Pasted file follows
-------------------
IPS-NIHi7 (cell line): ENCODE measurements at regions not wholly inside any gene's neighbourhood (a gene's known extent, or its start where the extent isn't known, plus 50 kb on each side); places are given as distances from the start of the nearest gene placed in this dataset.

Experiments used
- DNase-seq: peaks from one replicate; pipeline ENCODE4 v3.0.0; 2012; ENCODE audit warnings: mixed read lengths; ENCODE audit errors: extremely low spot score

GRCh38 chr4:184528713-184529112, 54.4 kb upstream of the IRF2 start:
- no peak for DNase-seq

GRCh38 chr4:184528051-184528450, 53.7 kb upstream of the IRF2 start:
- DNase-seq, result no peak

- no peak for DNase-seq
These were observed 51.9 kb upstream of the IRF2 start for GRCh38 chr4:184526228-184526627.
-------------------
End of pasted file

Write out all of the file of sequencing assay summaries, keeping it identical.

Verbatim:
IPS-NIHi7 (cell line): ENCODE measurements at regions not wholly inside any gene's neighbourhood (a gene's known extent, or its start where the extent isn't known, plus 50 kb on each side); places are given as distances from the start of the nearest gene placed in this dataset.

Experiments used
- DNase-seq: peaks from one replicate; pipeline ENCODE4 v3.0.0; 2012; ENCODE audit warnings: mixed read lengths; ENCODE audit errors: extremely low spot score

GRCh38 chr4:184528713-184529112, 54.4 kb upstream of the IRF2 start:
- no peak for DNase-seq

GRCh38 chr4:184528051-184528450, 53.7 kb upstream of the IRF2 start:
- DNase-seq, result no peak

- no peak for DNase-seq
These were observed 51.9 kb upstream of the IRF2 start for GRCh38 chr4:184526228-184526627.